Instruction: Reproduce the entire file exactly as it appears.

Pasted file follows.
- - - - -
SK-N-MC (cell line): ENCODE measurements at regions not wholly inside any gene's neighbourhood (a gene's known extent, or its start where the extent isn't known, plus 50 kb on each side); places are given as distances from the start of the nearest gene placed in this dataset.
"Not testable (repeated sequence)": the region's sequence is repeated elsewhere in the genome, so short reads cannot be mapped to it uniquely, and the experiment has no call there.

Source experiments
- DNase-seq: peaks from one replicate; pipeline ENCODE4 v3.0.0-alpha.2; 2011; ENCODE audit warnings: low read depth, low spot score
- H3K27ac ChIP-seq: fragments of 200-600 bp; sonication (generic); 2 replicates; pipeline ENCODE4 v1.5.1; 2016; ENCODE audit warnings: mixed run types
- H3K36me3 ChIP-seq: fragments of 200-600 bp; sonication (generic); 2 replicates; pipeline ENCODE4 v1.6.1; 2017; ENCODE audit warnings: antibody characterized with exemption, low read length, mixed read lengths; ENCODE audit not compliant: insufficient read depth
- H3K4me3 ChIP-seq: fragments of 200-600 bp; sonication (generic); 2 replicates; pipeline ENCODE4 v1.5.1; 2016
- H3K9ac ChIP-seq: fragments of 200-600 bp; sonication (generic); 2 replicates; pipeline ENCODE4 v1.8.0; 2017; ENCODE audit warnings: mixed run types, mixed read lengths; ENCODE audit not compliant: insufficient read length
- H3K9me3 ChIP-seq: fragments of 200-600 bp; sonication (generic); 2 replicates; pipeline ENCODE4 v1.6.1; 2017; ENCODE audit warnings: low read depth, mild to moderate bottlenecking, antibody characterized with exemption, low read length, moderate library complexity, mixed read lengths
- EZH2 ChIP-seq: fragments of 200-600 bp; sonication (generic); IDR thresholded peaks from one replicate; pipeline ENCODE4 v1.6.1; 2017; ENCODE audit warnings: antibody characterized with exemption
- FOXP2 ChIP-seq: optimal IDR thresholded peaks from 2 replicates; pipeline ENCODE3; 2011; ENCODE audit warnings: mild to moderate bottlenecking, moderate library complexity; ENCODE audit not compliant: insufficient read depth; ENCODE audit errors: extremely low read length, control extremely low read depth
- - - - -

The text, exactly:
SK-N-MC (cell line): ENCODE measurements at regions not wholly inside any gene's neighbourhood (a gene's known extent, or its start where the extent isn't known, plus 50 kb on each side); places are given as distances from the start of the nearest gene placed in this dataset.
"Not testable (repeated sequence)": the region's sequence is repeated elsewhere in the genome, so short reads cannot be mapped to it uniquely, and the experiment has no call there.

Source experiments
- DNase-seq: peaks from one replicate; pipeline ENCODE4 v3.0.0-alpha.2; 2011; ENCODE audit warnings: low read depth, low spot score
- H3K27ac ChIP-seq: fragments of 200-600 bp; sonication (generic); 2 replicates; pipeline ENCODE4 v1.5.1; 2016; ENCODE audit warnings: mixed run types
- H3K36me3 ChIP-seq: fragments of 200-600 bp; sonication (generic); 2 replicates; pipeline ENCODE4 v1.6.1; 2017; ENCODE audit warnings: antibody characterized with exemption, low read length, mixed read lengths; ENCODE audit not compliant: insufficient read depth
- H3K4me3 ChIP-seq: fragments of 200-600 bp; sonication (generic); 2 replicates; pipeline ENCODE4 v1.5.1; 2016
- H3K9ac ChIP-seq: fragments of 200-600 bp; sonication (generic); 2 replicates; pipeline ENCODE4 v1.8.0; 2017; ENCODE audit warnings: mixed run types, mixed read lengths; ENCODE audit not compliant: insufficient read length
- H3K9me3 ChIP-seq: fragments of 200-600 bp; sonication (generic); 2 replicates; pipeline ENCODE4 v1.6.1; 2017; ENCODE audit warnings: low read depth, mild to moderate bottlenecking, antibody characterized with exemption, low read length, moderate library complexity, mixed read lengths
- EZH2 ChIP-seq: fragments of 200-600 bp; sonication (generic); IDR thresholded peaks from one replicate; pipeline ENCODE4 v1.6.1; 2017; ENCODE audit warnings: antibody characterized with exemption
- FOXP2 ChIP-seq: optimal IDR thresholded peaks from 2 replicates; pipeline ENCODE3; 2011; ENCODE audit warnings: mild to moderate bottlenecking, moderate library complexity; ENCODE audit not compliant: insufficient read depth; ENCODE audit errors: extremely low read length, control extremely low read depth